Why is the food in the low countries (Belgium, Netherlands) so bad compared to that of France, which is nearby?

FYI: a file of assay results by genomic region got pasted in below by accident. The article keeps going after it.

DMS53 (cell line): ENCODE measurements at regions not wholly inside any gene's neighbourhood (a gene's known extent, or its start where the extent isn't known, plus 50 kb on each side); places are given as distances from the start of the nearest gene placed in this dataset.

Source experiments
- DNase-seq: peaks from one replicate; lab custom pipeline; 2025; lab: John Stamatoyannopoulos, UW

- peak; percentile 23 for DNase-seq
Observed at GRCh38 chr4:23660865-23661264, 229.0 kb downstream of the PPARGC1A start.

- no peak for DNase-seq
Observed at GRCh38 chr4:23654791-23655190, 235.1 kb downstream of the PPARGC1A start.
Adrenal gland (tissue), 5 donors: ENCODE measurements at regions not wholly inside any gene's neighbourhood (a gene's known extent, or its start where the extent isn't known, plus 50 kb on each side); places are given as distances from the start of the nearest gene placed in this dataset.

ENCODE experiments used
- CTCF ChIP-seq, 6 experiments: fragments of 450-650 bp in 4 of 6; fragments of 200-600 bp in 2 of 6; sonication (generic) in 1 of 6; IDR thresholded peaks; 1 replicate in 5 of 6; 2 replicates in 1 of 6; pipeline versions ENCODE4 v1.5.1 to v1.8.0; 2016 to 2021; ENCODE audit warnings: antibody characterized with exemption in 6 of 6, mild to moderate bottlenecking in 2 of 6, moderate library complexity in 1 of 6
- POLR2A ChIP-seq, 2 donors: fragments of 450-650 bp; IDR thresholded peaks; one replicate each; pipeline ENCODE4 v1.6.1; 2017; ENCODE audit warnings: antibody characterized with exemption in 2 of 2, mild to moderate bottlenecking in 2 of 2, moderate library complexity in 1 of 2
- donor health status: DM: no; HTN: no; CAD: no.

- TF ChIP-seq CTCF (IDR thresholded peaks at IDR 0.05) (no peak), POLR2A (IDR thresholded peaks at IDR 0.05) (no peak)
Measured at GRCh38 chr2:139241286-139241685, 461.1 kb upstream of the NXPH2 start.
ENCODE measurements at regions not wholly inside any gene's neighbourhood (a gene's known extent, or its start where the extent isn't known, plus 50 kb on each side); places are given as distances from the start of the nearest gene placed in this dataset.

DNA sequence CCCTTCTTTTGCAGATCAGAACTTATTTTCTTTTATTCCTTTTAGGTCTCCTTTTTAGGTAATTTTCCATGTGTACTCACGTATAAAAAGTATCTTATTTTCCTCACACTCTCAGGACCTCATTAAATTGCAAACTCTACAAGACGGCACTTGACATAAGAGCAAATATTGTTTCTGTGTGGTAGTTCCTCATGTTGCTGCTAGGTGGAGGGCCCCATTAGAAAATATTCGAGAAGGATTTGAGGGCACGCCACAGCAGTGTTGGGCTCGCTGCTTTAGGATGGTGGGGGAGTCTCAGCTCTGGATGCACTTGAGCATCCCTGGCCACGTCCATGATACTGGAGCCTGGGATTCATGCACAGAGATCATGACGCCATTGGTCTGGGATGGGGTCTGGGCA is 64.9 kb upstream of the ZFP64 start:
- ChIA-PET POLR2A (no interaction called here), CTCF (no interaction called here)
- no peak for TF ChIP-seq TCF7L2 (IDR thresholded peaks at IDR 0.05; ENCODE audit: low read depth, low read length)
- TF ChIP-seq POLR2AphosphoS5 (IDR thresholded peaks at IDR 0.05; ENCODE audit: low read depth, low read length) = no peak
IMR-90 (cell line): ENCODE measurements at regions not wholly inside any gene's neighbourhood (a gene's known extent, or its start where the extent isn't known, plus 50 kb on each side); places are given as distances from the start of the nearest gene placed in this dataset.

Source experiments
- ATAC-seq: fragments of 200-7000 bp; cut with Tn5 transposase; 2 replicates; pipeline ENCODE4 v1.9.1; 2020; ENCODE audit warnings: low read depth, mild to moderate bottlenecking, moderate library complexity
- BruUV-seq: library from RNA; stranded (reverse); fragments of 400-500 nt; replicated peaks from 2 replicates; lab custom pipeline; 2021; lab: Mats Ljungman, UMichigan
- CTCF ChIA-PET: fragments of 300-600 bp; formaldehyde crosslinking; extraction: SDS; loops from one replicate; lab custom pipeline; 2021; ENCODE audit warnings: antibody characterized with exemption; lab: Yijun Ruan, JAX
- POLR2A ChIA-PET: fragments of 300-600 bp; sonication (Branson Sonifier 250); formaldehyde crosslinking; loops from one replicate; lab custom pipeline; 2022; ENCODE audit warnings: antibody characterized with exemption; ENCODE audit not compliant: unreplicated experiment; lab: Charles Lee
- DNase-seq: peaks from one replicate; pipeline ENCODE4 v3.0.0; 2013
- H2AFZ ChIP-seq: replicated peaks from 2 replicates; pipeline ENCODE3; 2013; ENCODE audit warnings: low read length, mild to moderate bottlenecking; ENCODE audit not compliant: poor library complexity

This answer deals with the food culture in the Netherlands. *It wasn’t always like this. If you check medieval Dutch cookbooks, you’ll find that the Dutch were mostly a sweet porridge and pie country. As the Netherlands were/are mostly marshlands (not everything was polder yet), food would spoil quite quick. Drying foods as was common in other places worked for some things (like smoked fish), but not for everything. The solution was to either salt stuff for long storage, or to lace it with honey and sugar. Now if you factor in that salt was expensive‡ you get a country with a decidedly sweet tooth. Common things that survive from this age are “gevulde koek” (filled cookie) and “fries suikerbrood” (Frisian sugarbread)Through the centuries this changed a few times.During the golden age we started bringing in “specerijen”, herbs and spices from all over the world. It became fashionable to show of your wealth by putting a lot of them in the food. Some dishes would completely spill over with them. A good example of this is “Speculaas” which contains pepper, cinnamon, ginger, cloves, cardamom and nutmeg, and sometimes anise.Over time this changed though. Once the golden age was over, the situation for common people was literally back to basics. Potatoes were brought in from the new world, and beans  became popular as they grew well in the Dutch soil. The country became poorer and malnutritioned, which resulted in the Dutch being known as some of the shortest people in Europe the late 17th century and the 18th century. This started with the rampjaar of 1672 when most of the Netherlands was conquered by the combined armies of Great Britain, France, and several large German states. We kicked them out again, but it broke the bank. From there till Napoléon the Netherlands stagnated. This is the time when Limburgse Vlaai started standardising in Limburg. It started as a poor man’s bread, where you take old bread, pound it flat, and fill it in with soft fruit. But by now, the bottom was purpose-baked, and the way how to treat the fruit had standardised.After the French occupation (1795 - 1813), the Netherlands was broke again, and seriously this time. This is the time where we lost a lot of castles because the state needed money, and could sell the bricks. While there certainly were still rich people in The Netherlands, these tended to focus on French cuisine, the poor on the other hand, were more and more pushed to more basic foods. Farmers doubled down on the crops that could feed the most people, while early industrialisation meant that a lot of people could not afford much. Combine that with early nutritionists deciding that we only needed to feed the body, not enjoy it, and we really get into the beans and the potatoes mentioned earlier. This is the time where the Dutch forgot how to cook. Oddly education made this worse. When kids started going to school in 1874 , girls would be taught cooking and other domestic skills as well. Of course the teaching has to reflect good Protestant values, and none of that debauched Catholic cooking from down south. Cookbooks were written which explained how to make different dishes with potatoes. Food was meant to fill you, not to treat your palate. Dishes like Stamppot, and “hete bliksem” were already known, but were now part of every woman’s repertoire. The defeat of the Dutch kitchen was complete.The Dutch Food Renaissance came in the early 20th century. As Indonesian and Chinese people from our colonies started to settle in the Netherlands, they brought their food with them. This resulted in the typically Dutch dish of “Babi panggang speciaal”, and nowadays there are literally Chinese restaurants to be found in even the smallest Dutch village. With other immigrants came other foods. In the 50’s Italians came to work here, and their pizzerias remained. The Spanish brought us tapas, the Greeks gyros, and the Turkish brought us doner.Nowadays, the food is very diverse again in the Netherlands, and it’s a fusion culture. Plenty of good food available.*) Edited to add: note that my answer above is about the Netherlands. Belgium, though also one of the Low Countries, has a very different history, and they only shared ours for a short time, with the result that their Bourgondian recipes managed to get through relatively unscathed. Something for which I’m glad, as Belgian food is awesome, and really shouldn’t be included in the question.Some people have brought up Michelin stars to compare the countries, which brings up the following:In either case, when counting Michelin stars per capita Belgium and France are quite close , while the Netherlands is falling behind (though not as bad as Germany, Spain, and Italy, which relevant to the question, are neighbours of France), which is the reason I focused on the Netherlands (whose culinary history I’m more familiar with as well)Also note that if we include Luxembourg , then the premise of the question is completely blown out of the water when counted on Michelin stars, as they wipe the floor with everyone except Japan.Footnotes Gevulde koek - Wikipedia Suikerbrood - Wikipedia Kaapse raasdonders - Wikipedia Rampjaar - Wikipedia Vlaai - Wikipedia The Potato Eaters - Wikipedia Kinderwetje van Van Houten - Wikipedia Stamppot - Wikipedia History of Michelin guide Low Countries - Wikipedia